Any conventional filler materials and shell materials for gummy candies, jelly candies, fruit snacks, and hard candies may be used in the methods and apparatus of the present invention for making center filled confections. For example the shell and filler components may include one or more of fruit juices, fruit concentrates, and fruit purees, sweeteners such as high fructose corn syrup, corn syrup, sugars such as sucrose and dextrose, maltitol syrup, maltodextrins, and sorbitol, gelling agents such as pectin, gelatin, hydrocolloids, and modified food starches, such as modified corn starch, edible acids such as citric acid, edible buffering agents such as sodium citrate, coloring, flavoring, preservatives, and nutrients such as vitamins and minerals. Exemplary formula ranges are 30% by weight to about 60% by weight corn syrups, 15% by weight to about 45% by weight sucrose, about 1% by weight to about 80% by weight other sweeteners such as dextrose, maltitol syrup and maltodextrin, about 0.01% by weight to about 10% by weight gelling agents such as pectin gelatin, modified starch, and other hydrocolloids, about 0.01% by weight to about 1% by weight of buffering agents such as sodium citrate, and about 0.01% by weight to about 5% by weight of color, flavor, or acid.
The shell component and the filler component may be made in known manner and may have the same or different flavors and/or colors, and about the same or substantially different viscosities. The shell component may be transparent or translucent so that the center filling is visible through the shell component. The filling may be aerated, liquid, semi-liquid or solid at room temperature. The viscosity of the shell component may be relatively low, but still higher than the viscosity of the filler component.
Relatively high liquid filler component contents may be consistently achieved without substantial, if any leakage or bleed-out problems. It has been found that for a given high level of liquid filler loading, an unexpectedly, substantially smaller percentage of product exhibits leakage compared to products produced using conventional starch deposition equipment which does not have the flow distributing apertures of the present invention. Exemplary liquid filler component contents may be from about 20% by weight to about 25% by weight, or more, based upon the total weight of the shell and filler components, while achieving an unexpectedly low level of product leakage.
Center-filled confections obtained using the methods and apparatus of the present invention have substantially uniformly thick walls, and are durable during material handling processes employed after deposition and molding such as oiling, polishing, and packaging. The center filled confections may be produced with substantially uniformly thick side walls in a wide variety of shapes, such as fruit shapes, gum drop shapes, jelly bean shapes, animal, fish, or plant shapes, and the like. Mold cavities or impressions which have a maximum depth dimension which is substantially the same as or deeper than its largest width-wise dimension, or visa versa may be employed. The products exhibit long term shelf life in bags or pouches without substantial leaking of filler. They are non-sticky, and have a desirable appearance, even when the shell is translucent or transparent thereby making the filler component visible through the shell.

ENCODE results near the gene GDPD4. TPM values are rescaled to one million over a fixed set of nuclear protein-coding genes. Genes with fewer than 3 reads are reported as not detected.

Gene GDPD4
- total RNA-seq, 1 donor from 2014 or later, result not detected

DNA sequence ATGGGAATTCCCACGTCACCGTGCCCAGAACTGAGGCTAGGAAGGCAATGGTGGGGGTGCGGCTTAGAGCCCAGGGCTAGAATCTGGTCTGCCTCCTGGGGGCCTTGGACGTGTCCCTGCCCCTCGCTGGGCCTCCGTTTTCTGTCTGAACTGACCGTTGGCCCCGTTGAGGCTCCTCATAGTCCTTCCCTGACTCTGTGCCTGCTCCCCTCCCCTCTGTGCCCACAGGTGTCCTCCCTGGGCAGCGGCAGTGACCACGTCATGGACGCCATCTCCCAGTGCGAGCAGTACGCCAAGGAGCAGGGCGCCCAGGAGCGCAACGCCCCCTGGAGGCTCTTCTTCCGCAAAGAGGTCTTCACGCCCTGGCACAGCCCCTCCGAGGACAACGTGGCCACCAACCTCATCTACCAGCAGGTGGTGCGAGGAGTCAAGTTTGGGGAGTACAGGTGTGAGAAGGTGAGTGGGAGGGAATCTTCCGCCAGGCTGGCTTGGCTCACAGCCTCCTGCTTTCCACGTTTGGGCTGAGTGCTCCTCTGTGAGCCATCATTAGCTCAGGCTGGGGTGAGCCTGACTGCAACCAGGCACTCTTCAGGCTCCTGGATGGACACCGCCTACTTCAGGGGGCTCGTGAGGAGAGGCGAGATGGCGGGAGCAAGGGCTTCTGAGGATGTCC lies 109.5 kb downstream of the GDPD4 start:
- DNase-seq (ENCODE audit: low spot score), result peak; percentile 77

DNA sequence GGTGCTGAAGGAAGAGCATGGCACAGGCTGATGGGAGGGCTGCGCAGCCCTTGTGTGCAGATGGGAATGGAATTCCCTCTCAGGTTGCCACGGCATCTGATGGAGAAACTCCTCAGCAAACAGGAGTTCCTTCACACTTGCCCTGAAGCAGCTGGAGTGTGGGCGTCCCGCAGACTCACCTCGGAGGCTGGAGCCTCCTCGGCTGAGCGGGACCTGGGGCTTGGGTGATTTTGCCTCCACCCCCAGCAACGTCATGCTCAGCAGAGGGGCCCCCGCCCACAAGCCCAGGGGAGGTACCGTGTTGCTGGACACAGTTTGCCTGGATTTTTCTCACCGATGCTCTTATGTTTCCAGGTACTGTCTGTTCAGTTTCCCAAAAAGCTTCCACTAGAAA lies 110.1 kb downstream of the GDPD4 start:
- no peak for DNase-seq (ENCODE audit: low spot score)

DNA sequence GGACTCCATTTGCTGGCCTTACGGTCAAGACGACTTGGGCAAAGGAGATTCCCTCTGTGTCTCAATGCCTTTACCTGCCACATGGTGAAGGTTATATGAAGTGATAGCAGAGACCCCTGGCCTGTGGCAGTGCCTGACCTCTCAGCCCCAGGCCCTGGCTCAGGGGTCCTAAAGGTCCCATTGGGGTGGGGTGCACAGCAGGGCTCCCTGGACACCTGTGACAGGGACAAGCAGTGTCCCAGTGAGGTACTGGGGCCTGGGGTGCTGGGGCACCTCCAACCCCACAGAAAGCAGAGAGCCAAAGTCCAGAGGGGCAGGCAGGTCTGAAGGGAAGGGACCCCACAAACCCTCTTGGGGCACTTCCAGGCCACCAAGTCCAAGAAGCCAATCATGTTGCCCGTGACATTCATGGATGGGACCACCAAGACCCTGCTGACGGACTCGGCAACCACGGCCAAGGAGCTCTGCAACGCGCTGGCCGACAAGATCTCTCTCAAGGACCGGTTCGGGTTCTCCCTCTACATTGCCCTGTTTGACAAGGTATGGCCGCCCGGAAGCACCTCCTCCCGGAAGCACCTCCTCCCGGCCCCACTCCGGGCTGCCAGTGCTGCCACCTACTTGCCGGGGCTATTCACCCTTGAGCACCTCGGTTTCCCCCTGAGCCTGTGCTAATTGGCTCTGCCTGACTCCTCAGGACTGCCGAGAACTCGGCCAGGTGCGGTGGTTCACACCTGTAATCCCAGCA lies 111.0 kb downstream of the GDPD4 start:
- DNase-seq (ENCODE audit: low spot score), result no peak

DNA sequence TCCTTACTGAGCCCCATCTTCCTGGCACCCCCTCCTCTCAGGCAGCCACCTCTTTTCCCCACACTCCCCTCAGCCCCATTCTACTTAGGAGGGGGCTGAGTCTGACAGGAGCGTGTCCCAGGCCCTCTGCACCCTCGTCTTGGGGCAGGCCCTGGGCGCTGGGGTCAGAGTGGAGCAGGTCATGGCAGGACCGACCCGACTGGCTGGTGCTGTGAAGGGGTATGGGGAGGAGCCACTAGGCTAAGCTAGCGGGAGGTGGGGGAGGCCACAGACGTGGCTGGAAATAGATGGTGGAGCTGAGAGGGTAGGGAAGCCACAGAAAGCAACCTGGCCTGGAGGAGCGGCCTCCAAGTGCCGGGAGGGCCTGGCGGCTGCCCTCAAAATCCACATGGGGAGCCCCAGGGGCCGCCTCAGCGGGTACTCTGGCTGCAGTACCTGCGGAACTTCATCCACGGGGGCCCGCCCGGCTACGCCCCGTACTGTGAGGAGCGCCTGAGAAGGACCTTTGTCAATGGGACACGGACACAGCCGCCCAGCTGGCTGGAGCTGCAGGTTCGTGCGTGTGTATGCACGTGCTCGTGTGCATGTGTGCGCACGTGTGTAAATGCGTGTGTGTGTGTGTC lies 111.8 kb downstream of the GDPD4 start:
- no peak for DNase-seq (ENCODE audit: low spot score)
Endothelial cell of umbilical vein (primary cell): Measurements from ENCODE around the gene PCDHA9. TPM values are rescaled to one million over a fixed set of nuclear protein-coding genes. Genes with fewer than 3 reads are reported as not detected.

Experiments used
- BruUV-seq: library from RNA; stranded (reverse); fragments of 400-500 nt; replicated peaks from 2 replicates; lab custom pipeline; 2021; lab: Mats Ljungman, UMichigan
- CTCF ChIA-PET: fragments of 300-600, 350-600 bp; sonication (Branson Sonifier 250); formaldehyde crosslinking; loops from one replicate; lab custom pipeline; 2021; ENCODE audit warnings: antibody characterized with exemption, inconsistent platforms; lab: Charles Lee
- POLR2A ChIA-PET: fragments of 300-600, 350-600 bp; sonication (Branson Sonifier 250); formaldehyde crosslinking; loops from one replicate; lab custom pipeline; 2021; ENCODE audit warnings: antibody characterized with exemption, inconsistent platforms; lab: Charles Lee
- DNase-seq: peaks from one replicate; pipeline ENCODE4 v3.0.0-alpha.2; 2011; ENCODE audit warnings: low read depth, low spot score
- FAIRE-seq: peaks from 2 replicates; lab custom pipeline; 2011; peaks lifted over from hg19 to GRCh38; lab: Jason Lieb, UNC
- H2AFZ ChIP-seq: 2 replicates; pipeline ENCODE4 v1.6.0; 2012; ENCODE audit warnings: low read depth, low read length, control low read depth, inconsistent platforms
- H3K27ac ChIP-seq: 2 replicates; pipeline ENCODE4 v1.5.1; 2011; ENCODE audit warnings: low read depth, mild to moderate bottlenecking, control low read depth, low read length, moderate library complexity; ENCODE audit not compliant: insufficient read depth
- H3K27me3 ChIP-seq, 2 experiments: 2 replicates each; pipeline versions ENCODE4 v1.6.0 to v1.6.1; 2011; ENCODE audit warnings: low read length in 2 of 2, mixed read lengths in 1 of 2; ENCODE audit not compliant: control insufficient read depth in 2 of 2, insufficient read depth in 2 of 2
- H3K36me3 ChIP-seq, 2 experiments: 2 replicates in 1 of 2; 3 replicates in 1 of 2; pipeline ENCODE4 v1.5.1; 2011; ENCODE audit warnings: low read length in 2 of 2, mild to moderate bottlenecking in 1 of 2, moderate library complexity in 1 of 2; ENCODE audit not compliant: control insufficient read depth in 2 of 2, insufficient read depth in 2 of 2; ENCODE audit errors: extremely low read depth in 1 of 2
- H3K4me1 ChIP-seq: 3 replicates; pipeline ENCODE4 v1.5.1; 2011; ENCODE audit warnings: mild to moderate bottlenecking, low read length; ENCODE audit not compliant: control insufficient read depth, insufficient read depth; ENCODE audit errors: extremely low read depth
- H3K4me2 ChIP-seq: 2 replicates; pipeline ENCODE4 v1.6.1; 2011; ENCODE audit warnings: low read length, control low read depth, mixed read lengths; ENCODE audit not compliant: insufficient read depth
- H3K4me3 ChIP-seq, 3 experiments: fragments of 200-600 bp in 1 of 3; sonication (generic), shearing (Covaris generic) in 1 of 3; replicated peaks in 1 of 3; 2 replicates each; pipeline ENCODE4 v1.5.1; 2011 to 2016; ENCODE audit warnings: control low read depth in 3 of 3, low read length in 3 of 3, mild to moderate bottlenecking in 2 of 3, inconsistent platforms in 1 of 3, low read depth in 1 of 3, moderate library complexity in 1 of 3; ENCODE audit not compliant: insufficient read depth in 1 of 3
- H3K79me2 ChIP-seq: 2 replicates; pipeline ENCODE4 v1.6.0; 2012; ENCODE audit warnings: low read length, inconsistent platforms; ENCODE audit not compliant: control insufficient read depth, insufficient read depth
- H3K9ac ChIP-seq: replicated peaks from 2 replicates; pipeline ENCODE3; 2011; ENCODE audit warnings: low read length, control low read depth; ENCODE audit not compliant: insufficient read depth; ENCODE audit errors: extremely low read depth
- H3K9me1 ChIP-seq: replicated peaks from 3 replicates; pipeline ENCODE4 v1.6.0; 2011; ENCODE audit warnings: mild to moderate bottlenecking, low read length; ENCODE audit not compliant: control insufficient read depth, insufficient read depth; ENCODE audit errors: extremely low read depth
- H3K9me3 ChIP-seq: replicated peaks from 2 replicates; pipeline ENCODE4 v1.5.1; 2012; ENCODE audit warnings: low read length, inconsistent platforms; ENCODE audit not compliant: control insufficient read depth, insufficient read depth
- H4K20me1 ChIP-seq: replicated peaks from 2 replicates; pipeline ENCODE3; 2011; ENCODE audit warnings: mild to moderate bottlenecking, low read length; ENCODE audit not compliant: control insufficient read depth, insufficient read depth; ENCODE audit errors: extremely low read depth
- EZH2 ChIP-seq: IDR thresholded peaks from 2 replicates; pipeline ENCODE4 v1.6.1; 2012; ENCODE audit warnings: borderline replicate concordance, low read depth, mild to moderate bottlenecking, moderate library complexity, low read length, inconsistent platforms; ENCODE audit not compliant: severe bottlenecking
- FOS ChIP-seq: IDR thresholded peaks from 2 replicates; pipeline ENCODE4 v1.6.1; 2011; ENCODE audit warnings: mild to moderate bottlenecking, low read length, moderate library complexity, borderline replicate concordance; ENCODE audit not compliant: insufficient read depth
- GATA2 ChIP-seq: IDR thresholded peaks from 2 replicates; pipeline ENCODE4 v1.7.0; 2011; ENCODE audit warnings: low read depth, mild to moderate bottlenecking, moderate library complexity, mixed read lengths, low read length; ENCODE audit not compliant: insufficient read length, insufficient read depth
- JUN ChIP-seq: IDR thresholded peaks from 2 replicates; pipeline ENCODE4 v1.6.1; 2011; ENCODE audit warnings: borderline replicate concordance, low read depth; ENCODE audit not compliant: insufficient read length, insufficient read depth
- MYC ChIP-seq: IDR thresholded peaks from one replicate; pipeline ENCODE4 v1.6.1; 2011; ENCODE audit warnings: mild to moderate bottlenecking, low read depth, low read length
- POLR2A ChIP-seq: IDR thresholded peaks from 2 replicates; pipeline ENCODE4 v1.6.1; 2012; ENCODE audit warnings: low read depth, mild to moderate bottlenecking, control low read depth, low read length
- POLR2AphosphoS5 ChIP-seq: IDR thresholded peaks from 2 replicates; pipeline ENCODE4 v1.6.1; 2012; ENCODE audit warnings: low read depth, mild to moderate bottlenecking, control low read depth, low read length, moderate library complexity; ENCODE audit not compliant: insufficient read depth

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|US9420805||Jun 11, 2015||Aug 23, 2016||Mars, Incorporated||Confectionery having a formed hollow section|
|U.S. Classification||425/130, 425/191|
|International Classification||A23L1/00, A23G3/34, A23B4/00, A23G3/00, A23G3/12, A23P1/00, A23G3/02, A23P1/12|
|Cooperative Classification||A23P30/25, A23G3/0068|
|European Classification||A23P1/12B, A23L1/00P12B, A23G3/00P20F4|
|Jul 26, 2004||AS||Assignment|
Owner name: KRAFT FOODS HOLDINGS, INC., ILLINOIS
Free format text: ASSIGNMENT OF ASSIGNORS INTEREST;ASSIGNORS:COTTEN, GERALD B.;MIHALICH, DONALD;REEL/FRAME:014902/0784;SIGNING DATES FROM 20040719 TO 20040720
|Aug 10, 2005||AS||Assignment|
Owner name: WM. WRIGLEY JR. COMPANY, ILLINOIS
Free format text: ASSIGNMENT OF ASSIGNORS INTEREST;ASSIGNOR:KRAFT FOODS HOLDINGS, INC.;REEL/FRAME:016632/0148
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|Oct 7, 2008||AS||Assignment|
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Free format text: SECURITY AGREEMENT;ASSIGNOR:WM WRIGLEY JR. COMPANY;REEL/FRAME:021640/0451
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|Oct 5, 2010||AS||Assignment|
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Owner name: WM. WRIGLEY JR. COMPANY, ILLINOIS
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|Jul 2, 2012||FPAY||Fee payment|
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|Feb 6, 2014||AS||Assignment|
Owner name: WM. WRIGLEY JR. COMPANY, ILLINOIS